‘All Things Fall’ was inspired by The Massacre of the Innocents masterpieces, paintings which resonate with biblical horror. The brutality and struggle of the scenes depicted within the paintings are the epitome of classical artistic themes.
London artist Mat Collishaw, the creator of a stunning, 3D printed zoetrope he calls ‘All Things Fall,’ said it was his aim to pay homage to the pieces that led him to build his rotating, terrifying modern update.
Collishaw received a BFA from Goldsmith College, London, in 1989 and began his career with the creation of an acclaimed work, Bullet Hole, and followed that up with a pair of exhibits curated by his long-term friend, Damien Hirst.
“The Massacre of the Innocents paintings thrive on the repetition of characters spread across the canvas. They are designed to excite our emotions and to keep our eyes moving around the surface in an agitated manner without intimacy and with no focal point. The zoetrope capitalizes on this, literally repeating characters to create an overwhelming orgy of violence that is simultaneously appalling and compelling.”
A zoetrope is a device that produces the illusion of motion by displaying a sequence of drawings, photographs, or figures which show progressive phases of motion. A typical zoetrope consists of a cylinder with slits cut vertically in the sides, and as the cylinder spins, a user looks through the slits at the figures or images within. As the slits move, their motion prevents the images from blurring and the user experiences the rapid succession of figures or images as being in motion.
“I redesigned a scene of the Massacre of the Innocents, using drawings, cardboard models and eventually CAD diagrams,” Collishaw said. “These files were then 3D printed, and the entire scene was assembled. The Temple incorporating the characters I’d designed were programmed to spin at 60 rotations per minute while a synchronized LED light flashed 18 times every second. This results is the illusion of movement, roughly based on the Victorian optical toy, the zoetrope.”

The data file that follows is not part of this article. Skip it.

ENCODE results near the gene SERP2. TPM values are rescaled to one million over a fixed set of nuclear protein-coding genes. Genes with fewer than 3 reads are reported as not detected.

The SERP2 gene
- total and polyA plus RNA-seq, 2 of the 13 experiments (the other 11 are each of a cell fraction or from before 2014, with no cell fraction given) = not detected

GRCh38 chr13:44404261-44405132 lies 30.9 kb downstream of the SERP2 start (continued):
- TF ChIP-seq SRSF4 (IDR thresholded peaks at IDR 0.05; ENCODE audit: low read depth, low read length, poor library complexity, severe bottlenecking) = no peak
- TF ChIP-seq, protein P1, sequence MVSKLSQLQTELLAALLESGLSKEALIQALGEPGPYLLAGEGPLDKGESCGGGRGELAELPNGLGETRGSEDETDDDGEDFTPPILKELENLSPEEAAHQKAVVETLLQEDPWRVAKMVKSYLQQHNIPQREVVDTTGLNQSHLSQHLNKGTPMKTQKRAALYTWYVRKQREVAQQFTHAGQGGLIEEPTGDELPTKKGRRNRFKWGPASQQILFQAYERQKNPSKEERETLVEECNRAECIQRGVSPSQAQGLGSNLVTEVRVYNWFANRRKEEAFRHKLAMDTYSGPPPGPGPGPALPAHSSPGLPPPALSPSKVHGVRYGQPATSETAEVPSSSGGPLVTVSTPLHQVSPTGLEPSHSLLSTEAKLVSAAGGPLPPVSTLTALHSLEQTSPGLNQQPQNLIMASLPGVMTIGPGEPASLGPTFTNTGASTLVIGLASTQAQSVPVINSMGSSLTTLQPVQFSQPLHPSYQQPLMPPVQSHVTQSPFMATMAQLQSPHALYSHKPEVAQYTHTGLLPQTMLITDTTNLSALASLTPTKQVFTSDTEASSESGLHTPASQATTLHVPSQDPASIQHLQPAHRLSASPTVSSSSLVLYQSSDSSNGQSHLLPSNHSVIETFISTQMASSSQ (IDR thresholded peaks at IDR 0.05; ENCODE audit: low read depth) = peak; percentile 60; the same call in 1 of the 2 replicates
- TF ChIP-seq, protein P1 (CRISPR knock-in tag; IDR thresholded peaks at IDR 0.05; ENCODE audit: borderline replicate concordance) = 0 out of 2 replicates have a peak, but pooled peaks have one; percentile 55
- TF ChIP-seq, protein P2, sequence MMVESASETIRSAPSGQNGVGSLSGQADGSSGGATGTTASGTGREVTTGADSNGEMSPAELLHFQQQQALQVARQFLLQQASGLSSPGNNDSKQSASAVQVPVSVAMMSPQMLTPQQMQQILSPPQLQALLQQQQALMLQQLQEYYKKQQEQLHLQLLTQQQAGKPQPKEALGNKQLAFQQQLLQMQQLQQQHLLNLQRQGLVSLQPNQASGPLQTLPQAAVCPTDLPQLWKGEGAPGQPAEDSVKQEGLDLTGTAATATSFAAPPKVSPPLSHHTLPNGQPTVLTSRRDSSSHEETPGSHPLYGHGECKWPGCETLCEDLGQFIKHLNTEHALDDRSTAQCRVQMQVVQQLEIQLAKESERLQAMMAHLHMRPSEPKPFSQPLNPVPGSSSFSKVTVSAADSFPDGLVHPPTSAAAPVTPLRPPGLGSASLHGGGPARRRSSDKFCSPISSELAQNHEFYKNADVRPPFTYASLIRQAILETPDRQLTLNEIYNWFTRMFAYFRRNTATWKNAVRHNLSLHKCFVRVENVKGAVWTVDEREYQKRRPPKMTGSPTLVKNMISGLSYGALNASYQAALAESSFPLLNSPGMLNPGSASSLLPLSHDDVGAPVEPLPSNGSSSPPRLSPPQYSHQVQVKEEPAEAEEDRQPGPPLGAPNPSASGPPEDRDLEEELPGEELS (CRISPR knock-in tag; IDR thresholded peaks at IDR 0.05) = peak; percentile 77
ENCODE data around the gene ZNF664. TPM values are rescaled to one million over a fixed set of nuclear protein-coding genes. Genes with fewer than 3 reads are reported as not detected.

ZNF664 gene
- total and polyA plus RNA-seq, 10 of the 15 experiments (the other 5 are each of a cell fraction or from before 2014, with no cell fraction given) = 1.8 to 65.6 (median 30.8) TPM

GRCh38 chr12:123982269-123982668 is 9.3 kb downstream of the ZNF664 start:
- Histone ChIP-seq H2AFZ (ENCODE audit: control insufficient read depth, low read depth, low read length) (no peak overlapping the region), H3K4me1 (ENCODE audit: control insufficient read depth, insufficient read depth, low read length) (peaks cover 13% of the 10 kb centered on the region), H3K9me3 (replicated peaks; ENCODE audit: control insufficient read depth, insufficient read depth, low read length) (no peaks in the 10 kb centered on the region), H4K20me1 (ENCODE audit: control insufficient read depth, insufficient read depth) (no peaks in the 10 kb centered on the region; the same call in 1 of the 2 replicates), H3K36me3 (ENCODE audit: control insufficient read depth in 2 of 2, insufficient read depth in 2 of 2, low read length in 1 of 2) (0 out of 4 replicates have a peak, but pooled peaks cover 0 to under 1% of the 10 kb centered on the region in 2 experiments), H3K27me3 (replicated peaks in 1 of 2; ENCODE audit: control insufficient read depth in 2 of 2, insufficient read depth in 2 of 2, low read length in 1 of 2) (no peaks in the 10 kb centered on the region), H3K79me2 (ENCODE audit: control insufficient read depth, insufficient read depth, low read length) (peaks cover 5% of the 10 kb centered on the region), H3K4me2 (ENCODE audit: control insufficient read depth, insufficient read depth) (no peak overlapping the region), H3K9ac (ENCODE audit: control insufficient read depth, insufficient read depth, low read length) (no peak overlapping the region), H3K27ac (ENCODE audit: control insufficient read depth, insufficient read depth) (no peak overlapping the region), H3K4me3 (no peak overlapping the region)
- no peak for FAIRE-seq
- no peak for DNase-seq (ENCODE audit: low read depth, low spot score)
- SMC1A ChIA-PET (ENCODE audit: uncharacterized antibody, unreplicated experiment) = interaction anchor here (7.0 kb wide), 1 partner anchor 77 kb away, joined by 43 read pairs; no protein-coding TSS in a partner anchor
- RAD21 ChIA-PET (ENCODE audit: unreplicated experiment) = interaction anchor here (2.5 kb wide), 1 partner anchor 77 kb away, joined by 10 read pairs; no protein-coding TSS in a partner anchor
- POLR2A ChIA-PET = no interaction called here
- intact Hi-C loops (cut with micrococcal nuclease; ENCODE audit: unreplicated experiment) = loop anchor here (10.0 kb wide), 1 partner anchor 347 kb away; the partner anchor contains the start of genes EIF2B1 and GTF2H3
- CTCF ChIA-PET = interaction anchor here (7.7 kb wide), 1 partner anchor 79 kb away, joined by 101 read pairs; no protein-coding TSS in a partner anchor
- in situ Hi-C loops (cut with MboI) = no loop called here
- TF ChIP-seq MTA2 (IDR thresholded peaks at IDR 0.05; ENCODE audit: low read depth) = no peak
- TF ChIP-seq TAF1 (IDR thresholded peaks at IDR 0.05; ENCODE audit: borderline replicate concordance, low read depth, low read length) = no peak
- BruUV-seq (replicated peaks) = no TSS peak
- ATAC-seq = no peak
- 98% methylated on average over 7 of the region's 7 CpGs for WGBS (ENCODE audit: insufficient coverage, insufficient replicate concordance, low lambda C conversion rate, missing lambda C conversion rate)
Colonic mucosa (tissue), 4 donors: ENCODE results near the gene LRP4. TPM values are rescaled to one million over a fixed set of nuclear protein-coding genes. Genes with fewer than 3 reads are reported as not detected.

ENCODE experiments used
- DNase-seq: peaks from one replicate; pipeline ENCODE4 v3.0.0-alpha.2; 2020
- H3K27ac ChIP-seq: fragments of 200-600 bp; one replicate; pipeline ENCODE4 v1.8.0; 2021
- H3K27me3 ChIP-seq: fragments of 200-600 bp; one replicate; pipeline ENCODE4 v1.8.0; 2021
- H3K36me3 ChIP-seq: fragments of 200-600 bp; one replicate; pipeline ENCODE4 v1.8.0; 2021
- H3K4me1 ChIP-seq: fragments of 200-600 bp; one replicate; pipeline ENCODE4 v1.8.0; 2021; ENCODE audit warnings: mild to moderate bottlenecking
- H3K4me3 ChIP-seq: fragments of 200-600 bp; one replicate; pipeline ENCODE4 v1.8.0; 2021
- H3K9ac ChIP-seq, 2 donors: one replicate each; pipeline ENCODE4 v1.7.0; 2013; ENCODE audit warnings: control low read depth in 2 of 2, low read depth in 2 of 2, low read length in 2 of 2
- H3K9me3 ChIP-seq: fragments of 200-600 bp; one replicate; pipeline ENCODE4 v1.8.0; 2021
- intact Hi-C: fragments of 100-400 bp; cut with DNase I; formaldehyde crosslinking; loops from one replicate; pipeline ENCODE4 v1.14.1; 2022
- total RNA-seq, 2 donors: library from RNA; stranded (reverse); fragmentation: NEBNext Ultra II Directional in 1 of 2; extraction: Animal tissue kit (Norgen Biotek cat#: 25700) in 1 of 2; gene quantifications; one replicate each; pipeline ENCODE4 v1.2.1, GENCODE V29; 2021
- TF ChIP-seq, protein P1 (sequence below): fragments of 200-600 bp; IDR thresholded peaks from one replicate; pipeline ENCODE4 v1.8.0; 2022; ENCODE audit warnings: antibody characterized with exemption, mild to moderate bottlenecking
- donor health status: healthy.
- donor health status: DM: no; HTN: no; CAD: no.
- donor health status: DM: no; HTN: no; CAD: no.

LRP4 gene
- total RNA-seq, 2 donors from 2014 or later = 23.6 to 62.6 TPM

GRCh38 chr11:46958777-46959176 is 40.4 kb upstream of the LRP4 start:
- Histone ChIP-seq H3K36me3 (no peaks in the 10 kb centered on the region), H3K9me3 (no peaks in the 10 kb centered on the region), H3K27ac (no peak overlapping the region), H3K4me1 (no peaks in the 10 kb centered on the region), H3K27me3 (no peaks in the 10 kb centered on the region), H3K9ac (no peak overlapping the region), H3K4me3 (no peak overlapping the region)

The piece is a tour-de-force of both modern technology and classical inspiration. As the aluminum platform which supports the enormous sculpture spins, the static and nearly incomprehensible work is suddenly transformed into a balletic display of the most gruesome – and beautiful – art imaginable.
Over the past decade, Collishaw has seen his work exhibited in solo shows around the world at venues like the Cohen Gallery in New York, the Galeria d’Arte Moderne in Bologna, Italy, the Royal Academy of Art in London, the Saatchi Gallery and the Brooklyn Museum.
‘All Things Fall’ is now on display as part of the “Black Mirror” exhibition at the Galleria Borghese in Rome.
But this latest work isn’t Collishaw’s only foray into 3D printing. He also created another zoetrope which relied heavily on the technology, Throbbing Gristle.
What do you think of Mat Collishaw’s 3D printed sculptural art? You can weigh in on your take, and maybe tell us about other 3D printing artists you love or loathe, in the Artistic Use of 3D Printing by Mat Collishaw forum thread on 3DPB.com.